Introduction to Aptitude Tests
Aptitude tests are part of pre-employment psychometric assessments to determine if you are intelligently fit for a job. Almost 75% of the world’s top employers use psychometric tests as part of their recruitment process for high ranking jobs. Knowing that you are likely going to face one of these during a job interview – Then you can better prepare for one as well.
Having an aptitude for something means you have a talent or flair for it, i.e. you have the ability to perform a particular kind of task at a certain level. This may be a mental or a physical task. You may have a mental aptitude for mental arithmetic, perhaps, and a physical aptitude for accurately throwing darts. In general, aptitudes are in no way related, and are therefore fully independent from one another. This means that being highly skilled in one task does not automatically lead to being highly skilled in another kind of task. Therefore, someone who is good at arithmetic is not automatically good at darts.
So an aptitude is a natural talent for the performance of a particular mental or physical task, which, to a certain extent, cannot be gained through knowledge, understanding or training. The concept of aptitude is closely linked to the concept of intelligence quotient (IQ), although they are in fact two completely different things. The intelligence quotient sees intelligence as a measurable characteristic that consists of the combined results of the various independent aptitudes.
Aptitude Test Examples
Aptitude Tests Online
Aptitude tests were developed to assess the capability or aptitude of a particular person in a structured, systematic and objective way. They consist of standardised methods, and the scores are compared with those of a control or reference group. There are many different kinds of aptitude tests, since there are many different skills, but only particular types are popular with recruitment and selection agencies:
- Verbal Reasoning – This type of test gives an indication of your ability to analyse and understand written information, as it is important for employers to know how well you can communicate. Analogy tests are often used for this.
- Numerical Reasoning – The evaluation of your elementary arithmetic skills are an integral part of nearly every assessment or psychometric test. This provides employers with an indication of your ability to work with numbers. As a rule, this is done through series of numbers and simple mental arithmetic tests. There are also tests that include tables and graphs that must be interpreted, and tests that assess your ability analyse trends, costs and your general accuracy with regard to numbers and figures.
- Abstract Reasoning – Measures your ability to discover patterns in abstract data and to extrapolate these logical patterns in order to make the right choice. Abstract reasoning is considered the best gauge of one’s ability to solve problems in new situations, independent of experience or acquired knowledge. This type of intelligence is also known as fluid intelligence, and includes deductive reasoning and inductive reasoning.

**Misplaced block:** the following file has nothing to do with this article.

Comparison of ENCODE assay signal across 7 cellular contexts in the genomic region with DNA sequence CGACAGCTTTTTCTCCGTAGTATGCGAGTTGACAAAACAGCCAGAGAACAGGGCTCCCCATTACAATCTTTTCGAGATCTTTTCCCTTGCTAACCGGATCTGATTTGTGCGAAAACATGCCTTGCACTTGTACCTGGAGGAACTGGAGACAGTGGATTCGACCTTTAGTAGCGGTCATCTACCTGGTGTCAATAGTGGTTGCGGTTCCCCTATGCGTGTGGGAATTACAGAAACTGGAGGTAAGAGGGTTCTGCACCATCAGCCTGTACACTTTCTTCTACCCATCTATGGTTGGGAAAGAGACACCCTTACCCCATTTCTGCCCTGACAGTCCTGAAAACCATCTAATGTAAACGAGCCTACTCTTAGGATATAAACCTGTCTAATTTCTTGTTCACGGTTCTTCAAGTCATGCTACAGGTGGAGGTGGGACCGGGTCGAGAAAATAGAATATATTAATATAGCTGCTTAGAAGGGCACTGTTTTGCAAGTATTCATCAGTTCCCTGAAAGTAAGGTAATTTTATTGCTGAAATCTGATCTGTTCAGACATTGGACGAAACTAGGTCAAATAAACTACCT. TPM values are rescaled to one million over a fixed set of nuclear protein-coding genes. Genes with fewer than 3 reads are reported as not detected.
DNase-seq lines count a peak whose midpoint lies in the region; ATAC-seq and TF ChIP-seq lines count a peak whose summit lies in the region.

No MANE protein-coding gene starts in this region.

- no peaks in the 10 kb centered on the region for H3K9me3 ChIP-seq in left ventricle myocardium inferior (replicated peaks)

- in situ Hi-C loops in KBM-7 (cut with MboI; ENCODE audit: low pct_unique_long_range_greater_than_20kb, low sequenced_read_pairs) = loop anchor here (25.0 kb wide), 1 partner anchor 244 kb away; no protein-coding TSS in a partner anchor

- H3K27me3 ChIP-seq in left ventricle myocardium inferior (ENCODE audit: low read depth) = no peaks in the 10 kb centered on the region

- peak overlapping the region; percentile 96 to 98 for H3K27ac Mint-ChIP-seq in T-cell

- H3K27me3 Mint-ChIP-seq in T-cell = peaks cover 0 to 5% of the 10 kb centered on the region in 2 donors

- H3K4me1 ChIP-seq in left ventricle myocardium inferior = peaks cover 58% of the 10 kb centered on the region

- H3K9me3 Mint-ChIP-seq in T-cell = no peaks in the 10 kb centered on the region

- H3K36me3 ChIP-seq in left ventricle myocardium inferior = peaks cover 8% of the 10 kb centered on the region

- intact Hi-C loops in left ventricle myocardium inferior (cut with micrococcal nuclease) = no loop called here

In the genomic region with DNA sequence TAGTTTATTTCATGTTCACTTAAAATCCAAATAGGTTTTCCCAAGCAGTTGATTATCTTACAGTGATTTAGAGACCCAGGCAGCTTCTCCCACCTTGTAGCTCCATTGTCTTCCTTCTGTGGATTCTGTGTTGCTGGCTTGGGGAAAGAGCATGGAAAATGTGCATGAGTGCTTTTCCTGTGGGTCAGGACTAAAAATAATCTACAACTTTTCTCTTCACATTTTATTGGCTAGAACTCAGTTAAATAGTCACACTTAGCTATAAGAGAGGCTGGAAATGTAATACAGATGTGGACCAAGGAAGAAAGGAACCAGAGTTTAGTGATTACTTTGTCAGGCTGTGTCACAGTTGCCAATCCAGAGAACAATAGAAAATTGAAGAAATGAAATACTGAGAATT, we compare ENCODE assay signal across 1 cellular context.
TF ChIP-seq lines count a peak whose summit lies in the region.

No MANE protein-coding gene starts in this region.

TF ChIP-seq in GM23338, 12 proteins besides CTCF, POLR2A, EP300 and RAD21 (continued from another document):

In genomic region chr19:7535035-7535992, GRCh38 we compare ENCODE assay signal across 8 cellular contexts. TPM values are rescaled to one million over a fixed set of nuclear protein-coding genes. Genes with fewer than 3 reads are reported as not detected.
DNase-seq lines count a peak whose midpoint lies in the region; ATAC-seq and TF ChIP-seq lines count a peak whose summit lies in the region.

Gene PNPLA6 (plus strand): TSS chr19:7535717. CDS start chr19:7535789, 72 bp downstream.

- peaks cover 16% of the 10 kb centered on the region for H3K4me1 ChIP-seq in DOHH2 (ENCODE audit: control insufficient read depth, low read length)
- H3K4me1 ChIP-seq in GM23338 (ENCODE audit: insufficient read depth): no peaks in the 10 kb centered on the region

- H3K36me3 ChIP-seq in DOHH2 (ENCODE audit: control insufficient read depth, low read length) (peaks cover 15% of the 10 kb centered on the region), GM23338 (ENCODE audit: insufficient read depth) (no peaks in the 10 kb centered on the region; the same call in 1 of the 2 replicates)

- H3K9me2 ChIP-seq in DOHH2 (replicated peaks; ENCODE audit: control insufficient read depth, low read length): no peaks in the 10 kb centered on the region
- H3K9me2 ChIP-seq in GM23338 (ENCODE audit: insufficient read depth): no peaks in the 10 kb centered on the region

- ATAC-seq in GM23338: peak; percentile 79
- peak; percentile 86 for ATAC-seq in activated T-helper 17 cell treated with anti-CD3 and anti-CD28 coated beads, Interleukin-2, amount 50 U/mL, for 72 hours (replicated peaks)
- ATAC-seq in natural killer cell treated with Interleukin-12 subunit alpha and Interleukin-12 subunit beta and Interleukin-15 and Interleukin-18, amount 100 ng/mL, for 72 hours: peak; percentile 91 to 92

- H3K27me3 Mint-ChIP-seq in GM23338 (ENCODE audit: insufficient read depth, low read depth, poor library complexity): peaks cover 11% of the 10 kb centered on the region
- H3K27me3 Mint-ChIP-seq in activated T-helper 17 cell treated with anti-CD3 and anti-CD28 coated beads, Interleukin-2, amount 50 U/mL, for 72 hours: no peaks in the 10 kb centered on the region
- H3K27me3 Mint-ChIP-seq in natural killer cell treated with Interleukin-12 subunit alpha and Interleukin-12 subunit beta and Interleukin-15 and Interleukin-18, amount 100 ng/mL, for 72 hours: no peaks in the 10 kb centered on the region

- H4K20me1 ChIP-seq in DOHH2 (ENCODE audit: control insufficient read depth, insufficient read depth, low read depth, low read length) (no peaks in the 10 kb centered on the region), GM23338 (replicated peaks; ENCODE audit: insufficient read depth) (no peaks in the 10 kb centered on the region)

- Logical Reasoning – As the name indicates, this test gives an idea of your ability to come to a logical conclusion when presented with a problem. These problems are often illogical or contradictory and you are not expected to solve them based upon your knowledge but to rely solely on what is actually in front of you. For this type, tests with syllogisms are often used.
- Spatial Reasoning – As a rule, this kind of test is only given if you are required to have good spatial awareness – architects, pilots, designers, etc. – and you are required to think in three dimensions. During these tests your ability to manipulate two dimensional objects into three dimensional objects is assessed.
As Part of Psychometric Tests
Aptitude tests are rarely stand-alone and are usually part of so-called psychometric tests. Psychometrics is a combination of the words ‘psycho’ and ‘metric’ and can be described as the science that ‘measures the soul’. For many leading companies, psychometric tests are an intricate part of the job application or assessment process. They roughly consist of two parts:
- Aptitude tests – Measure your ability to perform a particular type of task at a particular level.
- Personality questionaires – Measure your way of doing things, especially with regard to your personal attitude towards your environment and your personal characteristics and assets (soft skills). It gives your potential employer an insight into how well you work with other people, how well you manage stress, and whether you are able to cope with the intellectual requirements of the task.
Psychometric tests provide an complete, objective idea of what kind of person you are and what characteristics you possess. It is therefore more than just determining whether you have a talent for arithmetic or problem analysis. Many people are afraid of such tests, but there really is no need. No test is perfect and the test results will not be the only thing the client has at his disposal. Employers will use them in addition to other selection methods such as application letters, experience, references, study results, etc.
Is it useful to practice for an assessment or psychometric test?